American saxophonist Patrick Breiner has two musical personae – both of which were audible in Ottawa this weekend.
You could hear the first on Saturday, February 11, as he played several extended jazz compositions as the invited guest artist with the Capital Youth Jazz Orchestras (CYJO). The second showed up Sunday night at IMOO at the Umi Cafe in a part-solo, part-trio, and mostly-improvised performance.
Not unusual for jazz musicians, right? But Breiner actually has a separate name for his improvised solo work: Vartan Mamigonian.
Breiner explained to OttawaJazzScene.ca that he first encountered "Vartan Mamigonian" as a minor character – a crook who fleeces the main character's parents – in a 1987 Kurt Vonnegut novel called Bluebeard. And he immediately loved the look of the name, its sharpness, and the rhythm of it.
Later on, he learned that, historically, it was the name of a minor Armenian saint. The contrast between the sinner and saint created a dichotomy which appealed to him, and so he started using it for his solo saxophone work.
At IMOO, Breiner started with a solo saxophone piece. For more than 15 minutes, he oscillated from side to side, creating subtle changes in an uninterrupted stream of sax improvisations, modified by the directional loudness of the swinging instrument. The stream gradually acquired more eddies and tributaries, including Breiner slapping the keys on the side of his instrument, before fading out. He followed that by another slow, echoing improv, blowing on the cymbals of the empty drumset beside him to set them vibrating. He followed those with three compositions. Particularly notable was "Unfinished Business", on clarinet: a slow, simple, melancholy waltz dedicated to the late drummer Paul Motian and to Breiner's dog Shiva, both of whom he felt had left too soon and still had much to give.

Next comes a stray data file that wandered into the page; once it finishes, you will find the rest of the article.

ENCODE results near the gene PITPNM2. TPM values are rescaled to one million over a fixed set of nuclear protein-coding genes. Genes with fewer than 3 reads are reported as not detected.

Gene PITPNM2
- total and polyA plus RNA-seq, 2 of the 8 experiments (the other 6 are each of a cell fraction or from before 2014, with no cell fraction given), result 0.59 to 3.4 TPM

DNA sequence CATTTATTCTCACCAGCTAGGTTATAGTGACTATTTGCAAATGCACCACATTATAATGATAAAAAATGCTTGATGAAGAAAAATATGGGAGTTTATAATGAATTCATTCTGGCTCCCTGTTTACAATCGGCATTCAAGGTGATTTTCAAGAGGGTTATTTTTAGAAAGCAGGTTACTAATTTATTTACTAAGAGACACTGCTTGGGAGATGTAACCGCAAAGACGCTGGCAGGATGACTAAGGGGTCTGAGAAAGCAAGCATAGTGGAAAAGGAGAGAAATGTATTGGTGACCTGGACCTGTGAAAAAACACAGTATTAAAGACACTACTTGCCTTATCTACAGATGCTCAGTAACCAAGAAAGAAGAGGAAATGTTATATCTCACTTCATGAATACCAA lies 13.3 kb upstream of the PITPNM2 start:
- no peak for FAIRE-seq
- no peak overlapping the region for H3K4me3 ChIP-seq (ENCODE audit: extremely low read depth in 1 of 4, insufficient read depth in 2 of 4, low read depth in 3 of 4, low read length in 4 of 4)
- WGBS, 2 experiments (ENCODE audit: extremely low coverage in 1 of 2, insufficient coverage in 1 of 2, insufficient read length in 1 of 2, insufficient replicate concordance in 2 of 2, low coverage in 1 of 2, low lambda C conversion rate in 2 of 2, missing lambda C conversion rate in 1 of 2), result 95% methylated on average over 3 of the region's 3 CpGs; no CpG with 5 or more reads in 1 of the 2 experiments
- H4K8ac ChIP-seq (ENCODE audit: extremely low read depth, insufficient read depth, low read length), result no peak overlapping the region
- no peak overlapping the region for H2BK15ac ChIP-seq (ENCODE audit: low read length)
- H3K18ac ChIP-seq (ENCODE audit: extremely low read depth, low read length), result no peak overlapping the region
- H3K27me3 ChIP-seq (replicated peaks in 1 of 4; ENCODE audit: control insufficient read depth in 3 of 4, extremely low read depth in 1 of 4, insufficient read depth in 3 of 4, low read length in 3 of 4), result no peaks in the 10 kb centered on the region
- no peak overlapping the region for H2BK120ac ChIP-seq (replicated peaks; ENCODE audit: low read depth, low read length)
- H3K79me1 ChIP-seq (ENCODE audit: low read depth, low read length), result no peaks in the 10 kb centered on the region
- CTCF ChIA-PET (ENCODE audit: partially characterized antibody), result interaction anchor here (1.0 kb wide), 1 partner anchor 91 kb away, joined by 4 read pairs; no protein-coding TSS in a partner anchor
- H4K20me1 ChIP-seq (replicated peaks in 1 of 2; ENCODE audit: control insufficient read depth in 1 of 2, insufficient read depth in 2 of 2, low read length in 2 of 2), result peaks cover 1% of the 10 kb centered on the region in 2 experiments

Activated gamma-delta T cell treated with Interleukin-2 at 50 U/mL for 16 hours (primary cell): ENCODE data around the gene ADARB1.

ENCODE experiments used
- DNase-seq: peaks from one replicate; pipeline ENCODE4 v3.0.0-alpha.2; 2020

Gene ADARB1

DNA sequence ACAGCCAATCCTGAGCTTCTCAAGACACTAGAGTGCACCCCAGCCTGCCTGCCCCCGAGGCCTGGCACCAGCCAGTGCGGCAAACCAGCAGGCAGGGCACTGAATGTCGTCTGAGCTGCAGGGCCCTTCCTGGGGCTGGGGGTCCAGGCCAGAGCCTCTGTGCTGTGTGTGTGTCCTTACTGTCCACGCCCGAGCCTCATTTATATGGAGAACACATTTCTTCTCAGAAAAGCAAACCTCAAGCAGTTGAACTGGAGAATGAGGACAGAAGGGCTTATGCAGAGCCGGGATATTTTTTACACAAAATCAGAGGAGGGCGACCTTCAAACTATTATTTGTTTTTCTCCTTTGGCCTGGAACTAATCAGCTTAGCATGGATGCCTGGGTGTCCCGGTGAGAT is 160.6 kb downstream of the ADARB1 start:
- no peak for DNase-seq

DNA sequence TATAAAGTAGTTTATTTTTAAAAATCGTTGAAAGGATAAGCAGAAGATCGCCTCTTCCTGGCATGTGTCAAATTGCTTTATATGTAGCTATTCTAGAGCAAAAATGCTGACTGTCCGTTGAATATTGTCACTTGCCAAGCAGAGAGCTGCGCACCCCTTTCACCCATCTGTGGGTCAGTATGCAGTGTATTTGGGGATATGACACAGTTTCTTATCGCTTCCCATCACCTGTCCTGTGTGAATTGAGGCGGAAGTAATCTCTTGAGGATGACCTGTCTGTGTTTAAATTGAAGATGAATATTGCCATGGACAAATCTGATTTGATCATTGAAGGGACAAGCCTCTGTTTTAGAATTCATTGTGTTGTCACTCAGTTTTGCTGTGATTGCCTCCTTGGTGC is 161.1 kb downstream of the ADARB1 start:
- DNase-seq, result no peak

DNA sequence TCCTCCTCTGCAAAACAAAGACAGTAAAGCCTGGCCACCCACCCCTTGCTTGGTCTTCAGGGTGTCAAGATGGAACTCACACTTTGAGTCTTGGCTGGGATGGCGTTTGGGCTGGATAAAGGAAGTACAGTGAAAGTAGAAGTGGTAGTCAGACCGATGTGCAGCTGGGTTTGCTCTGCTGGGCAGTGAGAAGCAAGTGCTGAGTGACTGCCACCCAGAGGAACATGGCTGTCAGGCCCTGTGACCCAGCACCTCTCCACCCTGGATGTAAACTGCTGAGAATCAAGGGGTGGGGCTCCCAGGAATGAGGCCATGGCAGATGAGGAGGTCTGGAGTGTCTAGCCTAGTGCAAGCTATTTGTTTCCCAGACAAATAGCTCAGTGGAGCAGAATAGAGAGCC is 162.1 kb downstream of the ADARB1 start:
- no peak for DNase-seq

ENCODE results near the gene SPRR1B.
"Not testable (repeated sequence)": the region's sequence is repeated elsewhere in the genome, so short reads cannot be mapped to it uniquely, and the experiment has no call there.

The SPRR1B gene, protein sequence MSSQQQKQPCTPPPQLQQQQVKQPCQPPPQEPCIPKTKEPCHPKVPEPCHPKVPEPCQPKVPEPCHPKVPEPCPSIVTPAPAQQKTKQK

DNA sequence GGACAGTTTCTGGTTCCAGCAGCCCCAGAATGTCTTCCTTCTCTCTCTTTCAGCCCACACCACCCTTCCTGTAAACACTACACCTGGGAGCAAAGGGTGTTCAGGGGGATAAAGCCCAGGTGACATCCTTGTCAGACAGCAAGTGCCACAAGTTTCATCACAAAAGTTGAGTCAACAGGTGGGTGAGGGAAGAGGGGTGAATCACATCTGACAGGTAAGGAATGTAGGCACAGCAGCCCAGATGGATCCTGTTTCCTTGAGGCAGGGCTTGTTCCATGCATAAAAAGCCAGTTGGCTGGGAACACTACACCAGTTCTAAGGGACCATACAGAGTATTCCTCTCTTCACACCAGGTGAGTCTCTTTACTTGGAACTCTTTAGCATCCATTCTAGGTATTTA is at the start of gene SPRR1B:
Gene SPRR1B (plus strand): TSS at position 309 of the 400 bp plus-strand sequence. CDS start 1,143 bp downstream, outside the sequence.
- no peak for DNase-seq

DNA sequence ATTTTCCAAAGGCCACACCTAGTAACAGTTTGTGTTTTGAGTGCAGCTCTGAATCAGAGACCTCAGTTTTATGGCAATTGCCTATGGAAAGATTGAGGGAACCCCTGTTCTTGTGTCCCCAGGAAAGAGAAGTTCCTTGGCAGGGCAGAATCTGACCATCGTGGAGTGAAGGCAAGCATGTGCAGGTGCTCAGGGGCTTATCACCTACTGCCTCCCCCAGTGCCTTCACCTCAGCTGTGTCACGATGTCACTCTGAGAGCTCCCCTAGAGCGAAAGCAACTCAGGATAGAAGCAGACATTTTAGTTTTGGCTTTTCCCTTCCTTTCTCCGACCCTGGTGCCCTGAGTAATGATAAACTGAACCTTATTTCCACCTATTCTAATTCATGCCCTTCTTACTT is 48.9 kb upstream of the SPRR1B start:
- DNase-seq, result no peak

For the second set, Breiner teamed up with trumpeter (and IMOO co-founder) Craig Pedersen and drummer Scott Warren for four improvisations. By the end, all three musicians looked exhilarated and delighted after thoroughly exploring (and occasionally knocking over or disassembling) their instruments. Warren also added in loops from a portable cassette tape recorder. The music ranged from delicate, to raw and squawking, to bluesy, to echoing and almost melodic, and kept the audience enthralled as well.
On Saturday, the music was more composed in several senses of the word. CYJO Director Nick Dyson had played with Breiner in the Solomon Douglas Swingtet, and he inveigled him up from Connecticut to perform the solos on Richard Peaslee's "Mulligan Concerto" for Baritone Saxophone and Jazz Orchestra, among other pieces.
Breiner gave an assured and full-bodied performance in the Peaslee piece, his baritone melding well with the 17-piece orchestra (composed of university- and high-school-age musicians from Ottawa). Other concert highlights included Craig Pedersen's "The Baron" and the SoulJazz Orchestra's "Consecration" (by Pierre Chretien), both arranged for big band by the composers especially for Breiner's visit. The combination produced one of the wildest and loudest versions of "The Baron" ever to be heard in Ottawa.
– Alayne McGregor